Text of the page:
Louisville fails for the same reason many community colleges fail: they put cheap, permanently temporary teachers (students, retirees, moonlighters, folks willing to work for status) in the front lines of first-year courses, and then–desperate to armor-plate the curriculum against the uneven preparation of the faculty–convert the tenure stream into supervisors of the temps. The bribe for the tenured overclass includes being freed to teach only the fraction of students who get through the obstacle course of the first year or two.
But this suckiness is what Obama and Duncan like about community colleges and enterprise universities like the U of L. Not the low graduation rates–they’ll pull at their chins thoughtfully and agree with you there.
What they like–no, love–is the organization of community colleges, the top-down control of curriculum, the tenured management and the disposable teachers. That’s perfect! Community colleges regularly fire union officials and anyone else who gets in their way. Continue reading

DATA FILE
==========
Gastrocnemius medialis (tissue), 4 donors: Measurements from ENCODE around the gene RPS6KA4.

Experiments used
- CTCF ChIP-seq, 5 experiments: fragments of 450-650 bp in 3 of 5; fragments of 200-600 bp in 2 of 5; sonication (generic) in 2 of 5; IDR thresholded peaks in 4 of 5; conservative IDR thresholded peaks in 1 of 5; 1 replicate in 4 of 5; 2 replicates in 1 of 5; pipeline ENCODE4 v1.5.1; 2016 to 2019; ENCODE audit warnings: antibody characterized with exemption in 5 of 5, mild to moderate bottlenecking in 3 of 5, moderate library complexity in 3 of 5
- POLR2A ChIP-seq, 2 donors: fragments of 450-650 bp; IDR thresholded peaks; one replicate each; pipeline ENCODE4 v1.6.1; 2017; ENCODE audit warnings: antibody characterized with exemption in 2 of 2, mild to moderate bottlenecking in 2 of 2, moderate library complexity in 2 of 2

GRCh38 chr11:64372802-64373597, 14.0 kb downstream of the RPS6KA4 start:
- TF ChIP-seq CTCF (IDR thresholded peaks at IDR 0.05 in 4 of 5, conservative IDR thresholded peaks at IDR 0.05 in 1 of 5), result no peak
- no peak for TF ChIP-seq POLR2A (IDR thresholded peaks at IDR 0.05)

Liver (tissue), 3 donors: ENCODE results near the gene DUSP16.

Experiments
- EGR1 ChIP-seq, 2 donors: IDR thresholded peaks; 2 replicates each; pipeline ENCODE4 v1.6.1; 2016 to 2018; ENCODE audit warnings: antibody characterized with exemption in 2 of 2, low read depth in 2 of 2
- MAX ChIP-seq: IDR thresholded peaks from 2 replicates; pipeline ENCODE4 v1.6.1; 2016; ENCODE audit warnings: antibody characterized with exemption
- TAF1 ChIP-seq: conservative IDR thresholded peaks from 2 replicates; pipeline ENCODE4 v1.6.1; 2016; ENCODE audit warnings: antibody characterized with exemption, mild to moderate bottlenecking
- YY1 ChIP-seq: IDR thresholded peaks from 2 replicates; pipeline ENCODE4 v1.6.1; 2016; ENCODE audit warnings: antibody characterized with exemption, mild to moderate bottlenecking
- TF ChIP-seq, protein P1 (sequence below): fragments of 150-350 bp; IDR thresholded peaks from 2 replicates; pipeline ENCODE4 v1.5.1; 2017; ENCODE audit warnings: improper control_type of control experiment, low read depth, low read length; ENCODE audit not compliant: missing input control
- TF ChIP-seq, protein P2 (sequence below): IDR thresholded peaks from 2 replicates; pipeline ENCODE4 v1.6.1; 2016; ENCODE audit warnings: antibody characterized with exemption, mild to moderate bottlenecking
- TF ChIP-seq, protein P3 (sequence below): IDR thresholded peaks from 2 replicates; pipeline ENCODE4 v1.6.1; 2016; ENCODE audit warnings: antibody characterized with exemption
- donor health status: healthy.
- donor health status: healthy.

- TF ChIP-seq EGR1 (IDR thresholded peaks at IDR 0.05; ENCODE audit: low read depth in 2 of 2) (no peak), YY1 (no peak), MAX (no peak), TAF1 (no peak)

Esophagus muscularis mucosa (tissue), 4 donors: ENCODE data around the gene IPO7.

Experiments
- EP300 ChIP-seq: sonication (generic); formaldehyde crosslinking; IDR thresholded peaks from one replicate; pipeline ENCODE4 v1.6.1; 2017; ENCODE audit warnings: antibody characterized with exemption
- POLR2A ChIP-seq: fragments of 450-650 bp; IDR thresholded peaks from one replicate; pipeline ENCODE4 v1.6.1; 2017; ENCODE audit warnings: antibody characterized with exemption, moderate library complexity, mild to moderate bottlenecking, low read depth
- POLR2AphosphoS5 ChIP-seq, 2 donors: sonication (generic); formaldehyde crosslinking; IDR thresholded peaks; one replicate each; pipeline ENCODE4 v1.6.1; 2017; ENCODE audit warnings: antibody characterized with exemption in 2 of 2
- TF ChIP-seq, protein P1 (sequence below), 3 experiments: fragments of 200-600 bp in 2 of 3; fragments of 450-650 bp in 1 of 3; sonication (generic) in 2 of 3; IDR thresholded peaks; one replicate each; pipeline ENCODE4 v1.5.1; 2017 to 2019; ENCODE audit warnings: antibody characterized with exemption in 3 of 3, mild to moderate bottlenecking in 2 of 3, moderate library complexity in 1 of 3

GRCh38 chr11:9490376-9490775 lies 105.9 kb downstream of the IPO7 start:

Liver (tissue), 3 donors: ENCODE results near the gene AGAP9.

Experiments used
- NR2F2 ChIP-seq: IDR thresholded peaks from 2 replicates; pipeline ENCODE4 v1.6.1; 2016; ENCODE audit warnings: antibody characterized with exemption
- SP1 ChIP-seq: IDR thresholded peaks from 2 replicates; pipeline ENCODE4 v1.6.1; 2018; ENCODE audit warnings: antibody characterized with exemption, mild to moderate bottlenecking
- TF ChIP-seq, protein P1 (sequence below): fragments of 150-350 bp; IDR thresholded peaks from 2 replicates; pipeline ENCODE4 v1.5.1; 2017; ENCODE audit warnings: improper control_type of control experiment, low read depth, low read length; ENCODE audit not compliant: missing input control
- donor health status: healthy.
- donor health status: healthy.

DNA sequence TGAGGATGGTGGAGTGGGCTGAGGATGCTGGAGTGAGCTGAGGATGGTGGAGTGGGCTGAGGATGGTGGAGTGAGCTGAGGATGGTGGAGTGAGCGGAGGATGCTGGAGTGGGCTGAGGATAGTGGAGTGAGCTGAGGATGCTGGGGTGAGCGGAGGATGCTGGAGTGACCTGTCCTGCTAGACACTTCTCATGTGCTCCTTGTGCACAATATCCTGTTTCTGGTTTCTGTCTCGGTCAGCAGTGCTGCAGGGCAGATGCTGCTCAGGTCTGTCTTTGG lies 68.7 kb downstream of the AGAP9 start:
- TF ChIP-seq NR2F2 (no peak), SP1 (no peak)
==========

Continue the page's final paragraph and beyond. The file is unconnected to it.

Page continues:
Cool take on Obama’s proposed reform of community colleges at Savage Minds:
There has been a lot of talk about Obama’s recent commitment to community college education. The plan, outlined here, calls for increased community college graduation, funding for innovation in educational strategies and techniques for increasing completion rates, increased partnerships between community colleges and businesses, modernized facilities, and the development of online courses (interestingly to be created and distributed by the Department of Defense).
I don’t really know enough to evaluate all the elements of the plan — from a cursory glance, it looks like it will be a helpful in certain areas, overall doing little but doing little harm, as well. It’s not the kind of massive educational reform we need at the community college level (and even more at the university level, and still more at the K-12 level), but I see little reason to be against it.